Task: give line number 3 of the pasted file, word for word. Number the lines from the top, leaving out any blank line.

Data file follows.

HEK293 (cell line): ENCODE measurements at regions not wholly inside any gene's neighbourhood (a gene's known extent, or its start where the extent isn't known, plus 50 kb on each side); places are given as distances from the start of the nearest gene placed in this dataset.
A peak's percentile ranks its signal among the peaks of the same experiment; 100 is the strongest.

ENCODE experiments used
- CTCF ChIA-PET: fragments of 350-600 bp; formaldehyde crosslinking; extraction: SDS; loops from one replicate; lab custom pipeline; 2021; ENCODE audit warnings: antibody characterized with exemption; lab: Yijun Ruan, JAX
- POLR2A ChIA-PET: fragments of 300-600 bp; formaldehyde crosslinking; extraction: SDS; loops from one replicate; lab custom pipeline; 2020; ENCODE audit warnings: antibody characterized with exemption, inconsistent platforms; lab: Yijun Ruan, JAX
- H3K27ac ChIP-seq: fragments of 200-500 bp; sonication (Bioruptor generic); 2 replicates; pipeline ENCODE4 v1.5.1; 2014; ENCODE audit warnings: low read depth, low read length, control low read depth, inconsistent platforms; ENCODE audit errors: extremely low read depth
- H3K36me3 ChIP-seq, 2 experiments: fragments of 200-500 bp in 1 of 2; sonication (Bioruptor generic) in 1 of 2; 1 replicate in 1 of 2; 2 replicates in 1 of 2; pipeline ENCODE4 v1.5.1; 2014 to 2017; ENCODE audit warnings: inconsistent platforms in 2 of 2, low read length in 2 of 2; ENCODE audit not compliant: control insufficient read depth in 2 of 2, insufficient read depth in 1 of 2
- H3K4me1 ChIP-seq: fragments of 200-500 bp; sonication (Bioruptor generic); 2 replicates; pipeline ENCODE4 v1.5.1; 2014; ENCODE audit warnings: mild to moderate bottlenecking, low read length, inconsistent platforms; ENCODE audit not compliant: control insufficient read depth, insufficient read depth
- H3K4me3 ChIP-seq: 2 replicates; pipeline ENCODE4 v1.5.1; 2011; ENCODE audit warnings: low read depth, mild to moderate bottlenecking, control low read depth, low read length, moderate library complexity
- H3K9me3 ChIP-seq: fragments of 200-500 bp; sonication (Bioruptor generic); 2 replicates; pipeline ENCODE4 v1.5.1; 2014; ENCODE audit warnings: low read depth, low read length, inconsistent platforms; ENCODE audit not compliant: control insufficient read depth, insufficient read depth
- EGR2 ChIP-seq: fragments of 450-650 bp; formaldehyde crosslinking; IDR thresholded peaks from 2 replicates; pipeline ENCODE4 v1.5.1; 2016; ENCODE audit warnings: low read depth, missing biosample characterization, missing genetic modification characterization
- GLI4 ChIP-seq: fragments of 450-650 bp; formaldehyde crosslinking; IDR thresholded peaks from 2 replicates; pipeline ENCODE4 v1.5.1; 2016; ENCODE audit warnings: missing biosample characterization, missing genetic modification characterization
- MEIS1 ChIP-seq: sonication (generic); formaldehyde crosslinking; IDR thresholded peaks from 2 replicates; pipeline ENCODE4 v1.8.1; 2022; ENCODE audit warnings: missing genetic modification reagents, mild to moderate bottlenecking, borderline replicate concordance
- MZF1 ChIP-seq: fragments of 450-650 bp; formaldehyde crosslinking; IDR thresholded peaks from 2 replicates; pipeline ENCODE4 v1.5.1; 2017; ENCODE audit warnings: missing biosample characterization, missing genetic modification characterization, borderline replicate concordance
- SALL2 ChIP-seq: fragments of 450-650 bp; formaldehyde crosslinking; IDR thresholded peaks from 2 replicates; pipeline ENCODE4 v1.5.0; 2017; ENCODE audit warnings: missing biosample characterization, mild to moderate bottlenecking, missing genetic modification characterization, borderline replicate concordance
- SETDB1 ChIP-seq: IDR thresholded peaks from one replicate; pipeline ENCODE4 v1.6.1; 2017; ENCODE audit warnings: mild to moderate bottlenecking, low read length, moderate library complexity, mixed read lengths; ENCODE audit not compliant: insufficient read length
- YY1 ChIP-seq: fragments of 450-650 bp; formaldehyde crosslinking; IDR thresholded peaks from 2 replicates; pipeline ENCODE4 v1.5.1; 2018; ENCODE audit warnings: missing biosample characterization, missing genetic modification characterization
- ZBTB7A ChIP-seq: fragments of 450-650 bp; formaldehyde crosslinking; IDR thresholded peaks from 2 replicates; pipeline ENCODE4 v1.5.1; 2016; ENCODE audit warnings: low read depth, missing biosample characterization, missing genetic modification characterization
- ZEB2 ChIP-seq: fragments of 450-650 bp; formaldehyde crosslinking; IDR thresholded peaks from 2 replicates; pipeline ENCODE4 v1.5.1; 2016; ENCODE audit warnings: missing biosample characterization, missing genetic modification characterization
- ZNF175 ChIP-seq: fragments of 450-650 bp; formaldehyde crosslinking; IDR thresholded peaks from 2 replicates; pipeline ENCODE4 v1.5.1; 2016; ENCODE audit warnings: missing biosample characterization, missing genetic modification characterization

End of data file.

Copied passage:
ENCODE experiments used